GULFPORT, MS (WLOX) - Gulfport Council Member Rusty Walker said the city shouldn't rule anything out in solving its budget woes. He said Gulfport can't afford it.
When the fiscal year ends in September, Gulfport officials said the city will have spent $1 million dollars more than it took in. That's about two percent of the overall budget. Finance Director Mike Necaise said the shortfall will take a bite out of the $3 million Gulfport has in the bank. So right now city leaders are looking for solutions.
The cloud hanging over Gulfport City Hall is how to create a balanced budget when sales and ad valorem tax collections are shrinking.
"It's very difficult to continue cutting. I know they've tried doing that," said Gulfport resident Jerry Halderman. "I hate to admit it but it seems to me like they probably need to raise taxes. I know that's not very popular."
Instead of raising taxes, Council Member Rusty Walker wants to take a hard look at employee salaries. Walker said it's time to rescind starting pay levels for new hires which was increased years ago when Gulfport was trying to compete with employers across the southeast.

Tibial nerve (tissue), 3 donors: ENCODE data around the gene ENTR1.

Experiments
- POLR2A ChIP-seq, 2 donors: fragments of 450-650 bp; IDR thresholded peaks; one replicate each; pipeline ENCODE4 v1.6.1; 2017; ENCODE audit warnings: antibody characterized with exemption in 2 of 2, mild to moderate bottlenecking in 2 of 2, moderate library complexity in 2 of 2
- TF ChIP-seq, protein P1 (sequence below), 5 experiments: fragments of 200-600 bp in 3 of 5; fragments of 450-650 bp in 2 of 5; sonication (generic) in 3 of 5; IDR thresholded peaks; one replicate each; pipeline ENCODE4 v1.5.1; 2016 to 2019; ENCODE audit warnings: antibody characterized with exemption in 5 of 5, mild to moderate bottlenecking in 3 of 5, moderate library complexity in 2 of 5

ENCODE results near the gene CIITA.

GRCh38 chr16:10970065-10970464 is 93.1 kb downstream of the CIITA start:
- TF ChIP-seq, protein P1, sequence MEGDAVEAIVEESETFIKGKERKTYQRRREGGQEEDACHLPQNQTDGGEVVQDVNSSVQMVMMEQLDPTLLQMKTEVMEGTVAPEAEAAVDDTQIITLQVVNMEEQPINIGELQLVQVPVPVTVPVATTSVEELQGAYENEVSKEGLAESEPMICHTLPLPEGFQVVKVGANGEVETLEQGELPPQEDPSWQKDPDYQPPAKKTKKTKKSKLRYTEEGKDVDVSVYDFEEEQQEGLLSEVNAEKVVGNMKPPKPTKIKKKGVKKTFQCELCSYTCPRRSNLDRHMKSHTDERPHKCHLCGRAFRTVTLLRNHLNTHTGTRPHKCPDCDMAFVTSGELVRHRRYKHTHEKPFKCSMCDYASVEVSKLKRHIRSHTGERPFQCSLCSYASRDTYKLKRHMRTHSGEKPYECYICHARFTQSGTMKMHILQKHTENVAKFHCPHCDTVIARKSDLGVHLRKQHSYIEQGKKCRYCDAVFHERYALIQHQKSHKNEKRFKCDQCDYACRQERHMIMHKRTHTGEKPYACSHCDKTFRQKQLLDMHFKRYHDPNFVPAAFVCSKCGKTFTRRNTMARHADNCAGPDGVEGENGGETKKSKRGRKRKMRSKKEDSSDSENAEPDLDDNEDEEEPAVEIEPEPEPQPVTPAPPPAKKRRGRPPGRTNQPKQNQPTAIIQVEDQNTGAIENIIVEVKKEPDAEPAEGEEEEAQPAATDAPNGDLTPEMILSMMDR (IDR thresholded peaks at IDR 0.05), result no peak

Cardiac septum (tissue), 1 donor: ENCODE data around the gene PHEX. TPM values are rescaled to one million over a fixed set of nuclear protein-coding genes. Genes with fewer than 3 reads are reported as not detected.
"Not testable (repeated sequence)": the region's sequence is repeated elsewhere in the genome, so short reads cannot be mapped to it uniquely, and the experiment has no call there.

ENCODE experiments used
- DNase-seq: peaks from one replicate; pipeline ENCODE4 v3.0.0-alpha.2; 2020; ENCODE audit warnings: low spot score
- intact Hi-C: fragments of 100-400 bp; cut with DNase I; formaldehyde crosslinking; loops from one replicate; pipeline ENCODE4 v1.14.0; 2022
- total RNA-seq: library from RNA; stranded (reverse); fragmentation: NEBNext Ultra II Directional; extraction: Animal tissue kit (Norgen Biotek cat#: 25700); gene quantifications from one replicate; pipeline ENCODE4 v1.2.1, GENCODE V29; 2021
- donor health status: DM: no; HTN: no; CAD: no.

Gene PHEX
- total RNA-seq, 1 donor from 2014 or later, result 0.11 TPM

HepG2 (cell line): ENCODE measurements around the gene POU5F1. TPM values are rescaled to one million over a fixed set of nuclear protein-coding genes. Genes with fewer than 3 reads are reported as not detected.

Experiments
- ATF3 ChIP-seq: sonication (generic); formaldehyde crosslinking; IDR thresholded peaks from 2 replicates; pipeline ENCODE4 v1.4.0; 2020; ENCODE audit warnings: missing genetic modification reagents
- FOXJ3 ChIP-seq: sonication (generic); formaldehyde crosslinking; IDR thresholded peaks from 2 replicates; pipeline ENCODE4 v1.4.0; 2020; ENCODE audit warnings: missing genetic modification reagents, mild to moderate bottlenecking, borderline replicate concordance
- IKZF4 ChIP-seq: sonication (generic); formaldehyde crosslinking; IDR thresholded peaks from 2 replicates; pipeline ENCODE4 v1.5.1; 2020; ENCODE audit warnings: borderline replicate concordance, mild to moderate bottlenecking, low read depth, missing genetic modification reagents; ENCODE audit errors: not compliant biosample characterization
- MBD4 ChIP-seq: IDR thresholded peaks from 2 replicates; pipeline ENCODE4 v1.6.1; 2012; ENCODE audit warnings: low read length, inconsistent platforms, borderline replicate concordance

"What we'd like to do is realign all our new hires and our new benefits to be more congruent with the private market," said Walker. "There is no reason that in the private market they should pay 25 percent less for the same position that in the city we're having performed."
Walker said, "When our citizens are facing foreclosures, and rising health insurance and rising home insurance. We just can't ask them for taxes that's totally off the table at this point."
As for current employees, Walker thinks maybe the city could get more for its dollars.
"We need to look at consolidations. We need to look at metroservices. We need to look at shared services," Walker said, "We need to look at outsourcing and we need to look at greater deficiencies within our departments. Nothing is off the table."
"Keep in mind that all I'm doing is calling attention to the fact that for four years we've had declining revenues that have required budget cuts. The declining revenues are with us. We don't know how long they'll be with us but we know they're with us for the foreseeable future. To bury our head in the sand is no way to fix it."
Gulfport Finance Director Mike Necaise told WLOX it is time for the city to tighten its belt. His recommendations include considering either cutting some city services or providing those services at scaled back levels.